2/21/24 - Teachers and Parents - Becoming a member of the the ad-free Mr. Nussbaum is ONLY $29 per year!! With prices for everything seemingly spiraling upward, did you know we have reduced the price by $50 since last year? A membership unlocks all content, provides a curated student dashboard, allows for content creation, and provides unlimited students logins (among many other things). Click "Sign Up" in the upper right to start.

Advertisement

Remove ad

This is a biography about Martha Skelton Jefferson - first lady of Thomas Jefferson.

Martha Skelton Jefferson

Martha Skelton Jefferson

Early Life and First Marriage

Martha Skelton Jefferson was President Thomas Jefferson’s wife, the third First Lady of America. She was born on October 19, 1748, on the plantation owned by her father near Williamsburg, Virginia. Her mother passed away just a week after her birth, so Martha grew up without a motherly figure in her life. She turned to music and practiced enough piano and violin music to become extremely skillful later in life. In 1766, Martha married her first husband at the age of eighteen and gave birth to a son a year after the marriage. Only two years into the marriage, Martha was hit with another tragedy when her husband passed away and she was left a widow. She moved back to her father’s plantation with her son, where she met Thomas Jefferson and he began courting her. During this time, Martha’s son also passed away.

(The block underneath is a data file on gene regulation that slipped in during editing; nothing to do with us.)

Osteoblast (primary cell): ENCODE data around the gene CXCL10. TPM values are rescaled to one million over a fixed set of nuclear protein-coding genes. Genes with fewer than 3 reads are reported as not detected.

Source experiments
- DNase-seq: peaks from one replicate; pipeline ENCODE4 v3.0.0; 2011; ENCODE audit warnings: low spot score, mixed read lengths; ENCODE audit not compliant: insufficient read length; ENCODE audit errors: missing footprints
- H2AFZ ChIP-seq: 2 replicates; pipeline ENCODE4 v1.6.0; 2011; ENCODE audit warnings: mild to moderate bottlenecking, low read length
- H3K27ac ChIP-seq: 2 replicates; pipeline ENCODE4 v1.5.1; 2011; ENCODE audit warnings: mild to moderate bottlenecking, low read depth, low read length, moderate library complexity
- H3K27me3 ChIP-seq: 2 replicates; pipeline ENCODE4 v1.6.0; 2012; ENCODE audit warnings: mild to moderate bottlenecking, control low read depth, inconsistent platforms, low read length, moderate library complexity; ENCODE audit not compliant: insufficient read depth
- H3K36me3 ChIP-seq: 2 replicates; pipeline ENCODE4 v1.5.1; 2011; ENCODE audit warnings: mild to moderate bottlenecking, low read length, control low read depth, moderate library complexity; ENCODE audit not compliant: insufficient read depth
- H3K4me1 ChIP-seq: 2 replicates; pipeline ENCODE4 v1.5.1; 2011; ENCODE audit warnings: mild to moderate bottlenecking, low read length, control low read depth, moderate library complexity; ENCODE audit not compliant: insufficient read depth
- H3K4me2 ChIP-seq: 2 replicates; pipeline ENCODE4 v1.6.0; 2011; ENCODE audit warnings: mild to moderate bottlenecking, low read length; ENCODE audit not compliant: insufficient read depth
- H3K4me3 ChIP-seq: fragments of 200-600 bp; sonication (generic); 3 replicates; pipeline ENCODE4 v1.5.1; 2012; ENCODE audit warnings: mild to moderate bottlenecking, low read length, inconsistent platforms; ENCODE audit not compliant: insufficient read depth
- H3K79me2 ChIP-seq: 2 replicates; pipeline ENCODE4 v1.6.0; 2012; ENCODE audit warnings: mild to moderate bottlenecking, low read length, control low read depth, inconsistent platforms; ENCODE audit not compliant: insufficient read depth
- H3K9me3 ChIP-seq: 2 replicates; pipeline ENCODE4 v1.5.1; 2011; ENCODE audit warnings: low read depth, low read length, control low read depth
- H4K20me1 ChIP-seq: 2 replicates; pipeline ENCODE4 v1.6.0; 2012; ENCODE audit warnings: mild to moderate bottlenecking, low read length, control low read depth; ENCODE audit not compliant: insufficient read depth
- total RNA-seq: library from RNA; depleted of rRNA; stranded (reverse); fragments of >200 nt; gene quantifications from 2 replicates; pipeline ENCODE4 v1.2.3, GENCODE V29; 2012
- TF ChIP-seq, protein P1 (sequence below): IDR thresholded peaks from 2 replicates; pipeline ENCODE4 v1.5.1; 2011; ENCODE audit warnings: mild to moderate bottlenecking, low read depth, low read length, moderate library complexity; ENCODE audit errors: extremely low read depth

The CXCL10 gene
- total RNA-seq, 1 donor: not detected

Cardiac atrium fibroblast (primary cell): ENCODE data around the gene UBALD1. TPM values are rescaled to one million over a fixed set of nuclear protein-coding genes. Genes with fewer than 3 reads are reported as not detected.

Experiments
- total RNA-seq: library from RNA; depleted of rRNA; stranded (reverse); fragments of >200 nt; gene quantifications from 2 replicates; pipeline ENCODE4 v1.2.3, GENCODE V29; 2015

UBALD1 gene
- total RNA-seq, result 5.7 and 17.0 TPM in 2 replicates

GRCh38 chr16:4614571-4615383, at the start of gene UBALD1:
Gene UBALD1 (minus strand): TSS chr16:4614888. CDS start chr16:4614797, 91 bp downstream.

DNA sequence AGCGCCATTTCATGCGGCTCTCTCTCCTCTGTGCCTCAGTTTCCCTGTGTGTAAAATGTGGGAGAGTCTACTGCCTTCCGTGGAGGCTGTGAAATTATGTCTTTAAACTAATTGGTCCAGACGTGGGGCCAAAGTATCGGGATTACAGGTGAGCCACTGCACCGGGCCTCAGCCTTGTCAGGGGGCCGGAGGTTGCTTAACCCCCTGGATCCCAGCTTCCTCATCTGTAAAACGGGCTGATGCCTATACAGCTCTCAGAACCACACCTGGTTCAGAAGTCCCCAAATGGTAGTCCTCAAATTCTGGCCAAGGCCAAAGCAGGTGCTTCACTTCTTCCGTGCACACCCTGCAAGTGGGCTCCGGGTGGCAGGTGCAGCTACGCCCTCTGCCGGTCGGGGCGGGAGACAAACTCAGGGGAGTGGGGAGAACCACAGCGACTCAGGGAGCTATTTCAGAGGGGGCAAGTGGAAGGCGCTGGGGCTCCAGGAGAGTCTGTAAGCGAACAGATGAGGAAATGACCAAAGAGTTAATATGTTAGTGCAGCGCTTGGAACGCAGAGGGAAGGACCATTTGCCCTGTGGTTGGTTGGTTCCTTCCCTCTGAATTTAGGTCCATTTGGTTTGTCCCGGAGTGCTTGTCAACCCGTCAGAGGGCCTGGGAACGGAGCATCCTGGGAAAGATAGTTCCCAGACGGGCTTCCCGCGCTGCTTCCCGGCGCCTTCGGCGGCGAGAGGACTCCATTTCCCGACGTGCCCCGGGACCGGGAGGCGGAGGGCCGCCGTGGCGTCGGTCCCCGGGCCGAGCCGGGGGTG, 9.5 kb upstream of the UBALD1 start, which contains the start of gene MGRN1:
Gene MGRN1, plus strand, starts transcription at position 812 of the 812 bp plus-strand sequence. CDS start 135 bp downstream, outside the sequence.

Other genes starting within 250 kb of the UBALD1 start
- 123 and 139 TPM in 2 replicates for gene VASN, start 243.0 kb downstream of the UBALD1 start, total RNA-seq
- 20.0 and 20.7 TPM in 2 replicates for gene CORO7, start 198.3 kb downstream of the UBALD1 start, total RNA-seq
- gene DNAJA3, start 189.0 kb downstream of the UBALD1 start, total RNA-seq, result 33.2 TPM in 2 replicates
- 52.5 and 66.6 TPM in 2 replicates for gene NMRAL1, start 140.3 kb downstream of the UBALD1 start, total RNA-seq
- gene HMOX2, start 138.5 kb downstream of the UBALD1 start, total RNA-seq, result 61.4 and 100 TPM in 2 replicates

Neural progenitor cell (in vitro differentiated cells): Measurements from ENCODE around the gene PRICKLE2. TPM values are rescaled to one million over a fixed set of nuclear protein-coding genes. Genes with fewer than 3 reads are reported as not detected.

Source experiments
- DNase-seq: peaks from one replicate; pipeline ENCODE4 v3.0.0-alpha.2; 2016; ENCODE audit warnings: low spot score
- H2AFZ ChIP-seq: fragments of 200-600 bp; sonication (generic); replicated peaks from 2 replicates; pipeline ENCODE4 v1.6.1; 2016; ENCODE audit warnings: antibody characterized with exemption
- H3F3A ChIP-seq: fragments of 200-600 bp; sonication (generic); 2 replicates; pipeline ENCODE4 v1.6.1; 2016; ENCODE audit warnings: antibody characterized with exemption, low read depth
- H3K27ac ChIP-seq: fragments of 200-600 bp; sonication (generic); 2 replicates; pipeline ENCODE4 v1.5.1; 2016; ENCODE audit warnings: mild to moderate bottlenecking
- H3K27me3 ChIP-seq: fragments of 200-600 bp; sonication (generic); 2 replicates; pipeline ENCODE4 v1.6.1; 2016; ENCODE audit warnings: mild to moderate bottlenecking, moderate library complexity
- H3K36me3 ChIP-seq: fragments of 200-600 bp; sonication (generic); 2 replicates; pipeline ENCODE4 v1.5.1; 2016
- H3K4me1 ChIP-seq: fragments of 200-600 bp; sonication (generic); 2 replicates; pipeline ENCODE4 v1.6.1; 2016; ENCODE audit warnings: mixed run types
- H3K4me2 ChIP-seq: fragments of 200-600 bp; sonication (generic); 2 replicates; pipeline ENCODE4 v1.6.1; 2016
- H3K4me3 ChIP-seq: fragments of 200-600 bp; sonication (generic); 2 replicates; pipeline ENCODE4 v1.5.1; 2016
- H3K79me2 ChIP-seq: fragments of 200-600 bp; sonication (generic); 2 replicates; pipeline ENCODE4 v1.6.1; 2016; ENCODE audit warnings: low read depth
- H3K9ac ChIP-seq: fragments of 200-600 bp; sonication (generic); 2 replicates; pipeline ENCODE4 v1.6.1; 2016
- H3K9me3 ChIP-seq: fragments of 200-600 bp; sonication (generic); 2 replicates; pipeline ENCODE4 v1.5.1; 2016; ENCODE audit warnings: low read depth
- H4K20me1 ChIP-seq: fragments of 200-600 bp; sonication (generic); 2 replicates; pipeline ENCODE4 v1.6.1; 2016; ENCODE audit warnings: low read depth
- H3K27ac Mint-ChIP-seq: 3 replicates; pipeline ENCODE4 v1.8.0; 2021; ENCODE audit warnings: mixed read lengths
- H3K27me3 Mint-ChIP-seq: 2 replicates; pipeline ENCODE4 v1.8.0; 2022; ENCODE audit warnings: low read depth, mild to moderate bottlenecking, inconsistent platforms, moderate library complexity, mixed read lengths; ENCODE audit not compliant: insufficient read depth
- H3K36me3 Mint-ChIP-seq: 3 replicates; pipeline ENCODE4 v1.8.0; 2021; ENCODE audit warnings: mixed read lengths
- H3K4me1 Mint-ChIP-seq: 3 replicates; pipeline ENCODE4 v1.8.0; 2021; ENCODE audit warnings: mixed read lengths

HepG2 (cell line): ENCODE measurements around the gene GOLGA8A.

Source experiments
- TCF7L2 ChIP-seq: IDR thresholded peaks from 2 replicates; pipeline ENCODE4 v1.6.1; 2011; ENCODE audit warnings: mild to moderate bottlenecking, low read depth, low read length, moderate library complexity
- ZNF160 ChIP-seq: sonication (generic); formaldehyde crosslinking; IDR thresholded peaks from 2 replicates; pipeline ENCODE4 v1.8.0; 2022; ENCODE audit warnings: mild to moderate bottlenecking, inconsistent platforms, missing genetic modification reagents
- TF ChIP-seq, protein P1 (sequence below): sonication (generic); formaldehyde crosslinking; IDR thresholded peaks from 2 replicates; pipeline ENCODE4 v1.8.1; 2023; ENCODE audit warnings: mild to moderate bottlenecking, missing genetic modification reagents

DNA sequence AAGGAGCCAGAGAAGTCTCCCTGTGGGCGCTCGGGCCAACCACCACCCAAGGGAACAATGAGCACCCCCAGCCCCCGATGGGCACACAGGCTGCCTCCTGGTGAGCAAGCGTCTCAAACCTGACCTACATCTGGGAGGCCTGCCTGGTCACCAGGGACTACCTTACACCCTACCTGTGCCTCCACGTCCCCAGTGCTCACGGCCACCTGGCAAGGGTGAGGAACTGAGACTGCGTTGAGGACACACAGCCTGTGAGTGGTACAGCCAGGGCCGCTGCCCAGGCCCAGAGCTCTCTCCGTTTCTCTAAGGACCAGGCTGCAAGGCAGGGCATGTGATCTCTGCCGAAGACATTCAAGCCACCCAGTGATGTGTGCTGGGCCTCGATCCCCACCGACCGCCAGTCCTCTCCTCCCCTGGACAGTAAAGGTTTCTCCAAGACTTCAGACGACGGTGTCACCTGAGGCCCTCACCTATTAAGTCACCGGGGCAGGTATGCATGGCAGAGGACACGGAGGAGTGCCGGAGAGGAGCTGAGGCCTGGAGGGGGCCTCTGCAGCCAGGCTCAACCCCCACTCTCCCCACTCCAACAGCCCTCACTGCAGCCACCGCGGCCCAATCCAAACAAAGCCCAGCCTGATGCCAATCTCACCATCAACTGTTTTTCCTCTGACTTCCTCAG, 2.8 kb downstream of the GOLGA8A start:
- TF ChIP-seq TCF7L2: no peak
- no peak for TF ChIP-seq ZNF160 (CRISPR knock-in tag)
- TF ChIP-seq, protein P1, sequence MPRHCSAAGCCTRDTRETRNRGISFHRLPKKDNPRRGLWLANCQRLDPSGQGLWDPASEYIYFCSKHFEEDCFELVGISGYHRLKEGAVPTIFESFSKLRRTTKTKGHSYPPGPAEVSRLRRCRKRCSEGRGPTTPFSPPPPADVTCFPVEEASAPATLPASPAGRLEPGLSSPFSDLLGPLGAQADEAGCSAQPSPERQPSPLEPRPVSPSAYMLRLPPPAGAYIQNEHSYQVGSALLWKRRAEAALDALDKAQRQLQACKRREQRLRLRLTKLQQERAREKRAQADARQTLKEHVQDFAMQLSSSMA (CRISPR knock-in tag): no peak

A Perfect Match in her Short Life

Though she had suffered through difficult deaths in her family, Martha’s time with Thomas would bring her great joy. Thomas shared Martha’s love of music and the arts. They were known to read poetry and play music together. They married on her father’s plantation in 1772. Over the years, she gave birth to seven children, although only two survived to adulthood. It is thought that the birth of her last child contributed to a gradual decline in her health. As she grew weaker and sicker, Thomas was so worried about her that he denied an appointment by the Continental Congress to serve as a commissioner to France. He stayed home with his wife until her death on September 6, 1782. Martha was only thirty-three years old when she died and never got to see her husband become America’s third president.

 

Advertisement

Remove ad

Related activities

Advertisement

Remove ad